“I thought that was an intelligent thing to say,” my friend added, “because I don’t feel like giving even 50 some days, and that’s when my husband swoops in and helps, and vice versa.”

Another friend said, “I think women are usually taught from a very young age, to compromise and be supportive, and men are only sometimes taught this … I think the greatest service these articles could do is encourage people to develop an individual understanding of happiness that doesn’t consider social conventions, and then encourage people to find another human or cat who compliments this definition.” Love it.

Yet another friend spoke to me about his own marriage, how he and his wife took turns putting their respective careers first while they raised their sons, and admitted, “I had to be educated and sensitized. I had to understand that 50-50 didn’t mean I did all of the work outside of the home and she did all of the work inside … It involves heart, soul and being yoked to someone who understands that the more you support, the more you are supported.” I melted a little when I read this.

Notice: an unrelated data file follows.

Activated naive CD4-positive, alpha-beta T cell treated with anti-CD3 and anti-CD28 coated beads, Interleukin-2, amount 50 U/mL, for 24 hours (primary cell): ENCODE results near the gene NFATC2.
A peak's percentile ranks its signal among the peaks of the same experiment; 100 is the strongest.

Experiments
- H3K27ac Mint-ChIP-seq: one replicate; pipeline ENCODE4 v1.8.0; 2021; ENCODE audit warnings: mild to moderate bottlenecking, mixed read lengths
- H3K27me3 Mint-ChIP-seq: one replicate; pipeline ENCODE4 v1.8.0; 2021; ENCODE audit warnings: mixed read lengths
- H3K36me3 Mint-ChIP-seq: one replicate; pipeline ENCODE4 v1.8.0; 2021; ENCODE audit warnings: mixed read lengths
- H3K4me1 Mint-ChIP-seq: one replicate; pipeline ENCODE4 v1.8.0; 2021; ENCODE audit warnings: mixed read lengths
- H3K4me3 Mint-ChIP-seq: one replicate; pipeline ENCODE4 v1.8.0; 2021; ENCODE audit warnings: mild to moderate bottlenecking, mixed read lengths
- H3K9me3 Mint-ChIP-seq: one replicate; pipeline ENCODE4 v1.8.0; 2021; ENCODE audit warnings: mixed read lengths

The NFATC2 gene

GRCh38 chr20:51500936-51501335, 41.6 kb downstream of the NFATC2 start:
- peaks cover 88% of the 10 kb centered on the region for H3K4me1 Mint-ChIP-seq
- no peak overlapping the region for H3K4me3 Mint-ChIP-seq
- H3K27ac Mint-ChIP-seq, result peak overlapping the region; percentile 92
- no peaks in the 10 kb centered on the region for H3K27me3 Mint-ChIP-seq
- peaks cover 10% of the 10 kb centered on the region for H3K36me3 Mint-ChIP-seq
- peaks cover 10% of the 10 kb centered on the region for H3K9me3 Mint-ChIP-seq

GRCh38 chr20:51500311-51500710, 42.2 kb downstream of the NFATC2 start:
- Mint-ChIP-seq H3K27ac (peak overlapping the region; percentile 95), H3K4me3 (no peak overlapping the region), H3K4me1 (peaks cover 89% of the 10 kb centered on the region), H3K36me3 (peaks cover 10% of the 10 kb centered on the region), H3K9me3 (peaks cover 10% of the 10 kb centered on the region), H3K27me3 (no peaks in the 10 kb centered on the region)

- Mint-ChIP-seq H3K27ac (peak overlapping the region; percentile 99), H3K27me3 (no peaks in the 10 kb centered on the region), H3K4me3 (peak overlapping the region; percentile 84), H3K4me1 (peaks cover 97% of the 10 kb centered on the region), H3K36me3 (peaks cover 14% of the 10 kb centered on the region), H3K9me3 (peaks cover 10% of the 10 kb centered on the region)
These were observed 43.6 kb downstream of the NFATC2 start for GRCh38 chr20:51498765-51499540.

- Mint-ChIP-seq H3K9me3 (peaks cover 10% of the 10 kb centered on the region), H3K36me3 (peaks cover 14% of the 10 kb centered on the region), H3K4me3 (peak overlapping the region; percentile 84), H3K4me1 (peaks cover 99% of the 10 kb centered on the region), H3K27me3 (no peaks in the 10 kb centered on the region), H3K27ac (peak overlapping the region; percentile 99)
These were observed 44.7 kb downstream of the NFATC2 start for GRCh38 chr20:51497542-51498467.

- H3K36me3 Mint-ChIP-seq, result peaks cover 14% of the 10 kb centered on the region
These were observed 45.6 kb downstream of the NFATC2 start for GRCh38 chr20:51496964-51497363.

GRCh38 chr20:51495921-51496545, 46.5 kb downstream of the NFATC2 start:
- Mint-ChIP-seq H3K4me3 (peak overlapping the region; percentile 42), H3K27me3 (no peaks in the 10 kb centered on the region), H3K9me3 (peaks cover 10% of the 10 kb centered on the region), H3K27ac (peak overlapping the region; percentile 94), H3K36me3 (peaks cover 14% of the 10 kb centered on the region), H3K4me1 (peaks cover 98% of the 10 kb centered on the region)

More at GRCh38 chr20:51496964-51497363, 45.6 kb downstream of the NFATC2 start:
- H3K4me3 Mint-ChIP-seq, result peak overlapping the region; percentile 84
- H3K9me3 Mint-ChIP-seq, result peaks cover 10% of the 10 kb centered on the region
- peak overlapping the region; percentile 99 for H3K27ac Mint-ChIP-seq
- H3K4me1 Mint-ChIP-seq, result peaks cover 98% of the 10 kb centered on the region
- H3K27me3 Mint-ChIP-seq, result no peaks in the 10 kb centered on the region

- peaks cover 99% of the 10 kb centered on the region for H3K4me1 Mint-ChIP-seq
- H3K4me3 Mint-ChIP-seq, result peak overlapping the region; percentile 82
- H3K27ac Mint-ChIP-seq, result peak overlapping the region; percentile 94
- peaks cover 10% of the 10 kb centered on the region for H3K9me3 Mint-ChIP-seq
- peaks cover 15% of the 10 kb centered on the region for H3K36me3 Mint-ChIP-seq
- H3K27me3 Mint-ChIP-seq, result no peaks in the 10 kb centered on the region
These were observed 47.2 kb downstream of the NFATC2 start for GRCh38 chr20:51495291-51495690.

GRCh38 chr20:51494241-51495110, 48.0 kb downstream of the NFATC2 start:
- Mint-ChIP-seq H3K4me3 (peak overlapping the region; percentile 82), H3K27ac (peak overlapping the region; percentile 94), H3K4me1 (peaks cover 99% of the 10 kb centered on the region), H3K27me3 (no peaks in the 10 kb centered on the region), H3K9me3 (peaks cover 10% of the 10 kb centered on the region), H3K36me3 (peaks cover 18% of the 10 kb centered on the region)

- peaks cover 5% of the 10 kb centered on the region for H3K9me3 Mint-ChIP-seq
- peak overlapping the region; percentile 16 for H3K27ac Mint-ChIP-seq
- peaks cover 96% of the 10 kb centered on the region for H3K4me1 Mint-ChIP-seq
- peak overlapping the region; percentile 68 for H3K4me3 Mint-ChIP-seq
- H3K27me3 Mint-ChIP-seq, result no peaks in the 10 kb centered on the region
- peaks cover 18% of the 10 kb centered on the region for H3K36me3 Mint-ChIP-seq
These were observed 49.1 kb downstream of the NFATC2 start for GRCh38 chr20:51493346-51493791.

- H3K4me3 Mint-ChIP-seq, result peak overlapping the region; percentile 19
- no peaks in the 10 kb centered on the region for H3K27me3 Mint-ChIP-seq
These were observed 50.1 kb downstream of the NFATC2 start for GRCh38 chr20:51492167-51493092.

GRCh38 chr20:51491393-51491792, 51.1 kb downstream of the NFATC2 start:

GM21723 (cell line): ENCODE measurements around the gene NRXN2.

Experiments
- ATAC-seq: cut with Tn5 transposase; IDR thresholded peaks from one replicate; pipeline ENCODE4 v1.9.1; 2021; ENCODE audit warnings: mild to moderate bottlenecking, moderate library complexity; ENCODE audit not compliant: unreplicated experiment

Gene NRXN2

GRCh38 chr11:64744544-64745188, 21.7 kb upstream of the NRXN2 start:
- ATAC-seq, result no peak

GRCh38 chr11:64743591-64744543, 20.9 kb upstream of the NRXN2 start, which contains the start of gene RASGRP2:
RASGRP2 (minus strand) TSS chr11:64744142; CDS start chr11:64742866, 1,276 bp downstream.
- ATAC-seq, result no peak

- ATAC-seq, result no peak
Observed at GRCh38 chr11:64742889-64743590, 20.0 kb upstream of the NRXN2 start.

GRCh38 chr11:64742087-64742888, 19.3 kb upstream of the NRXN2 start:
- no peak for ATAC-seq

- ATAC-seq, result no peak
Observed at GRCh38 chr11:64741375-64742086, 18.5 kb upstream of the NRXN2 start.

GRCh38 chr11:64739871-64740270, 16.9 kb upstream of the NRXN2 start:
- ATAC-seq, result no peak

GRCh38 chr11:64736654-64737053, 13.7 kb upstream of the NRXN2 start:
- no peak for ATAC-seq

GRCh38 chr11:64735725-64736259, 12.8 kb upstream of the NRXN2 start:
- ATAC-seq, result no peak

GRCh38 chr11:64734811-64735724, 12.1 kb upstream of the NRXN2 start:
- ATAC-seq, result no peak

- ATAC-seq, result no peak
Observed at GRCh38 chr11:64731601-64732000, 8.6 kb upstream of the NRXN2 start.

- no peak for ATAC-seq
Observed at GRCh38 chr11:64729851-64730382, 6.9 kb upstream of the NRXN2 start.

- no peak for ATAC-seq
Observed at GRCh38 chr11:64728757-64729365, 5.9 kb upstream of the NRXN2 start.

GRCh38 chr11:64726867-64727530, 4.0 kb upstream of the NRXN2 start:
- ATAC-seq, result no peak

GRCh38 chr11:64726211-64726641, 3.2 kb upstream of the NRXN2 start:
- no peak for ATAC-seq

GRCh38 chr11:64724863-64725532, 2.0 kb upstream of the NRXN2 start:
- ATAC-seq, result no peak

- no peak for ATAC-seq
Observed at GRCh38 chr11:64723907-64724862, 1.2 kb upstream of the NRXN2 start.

Still, there’s something about the article’s cheeky advice, via a quote by writer Linda Hirschman, to “marry down”: “If you are devoted to your career goals and would like a man who will support that, you’re just doing what men throughout the ages have done: placing a safe bet” that a partner with “less money and social capital” will, what, need your career to thrive as much as you want it to, and so be willing to stay home with the kids, or at least do half the child-raising and housekeeping while you both work?

How’s that for flipping the age-old “marry a rich man” advice to women and daring to suggest women subvert the traditional marriage dynamic? A good read.

Now about that mommy guilt…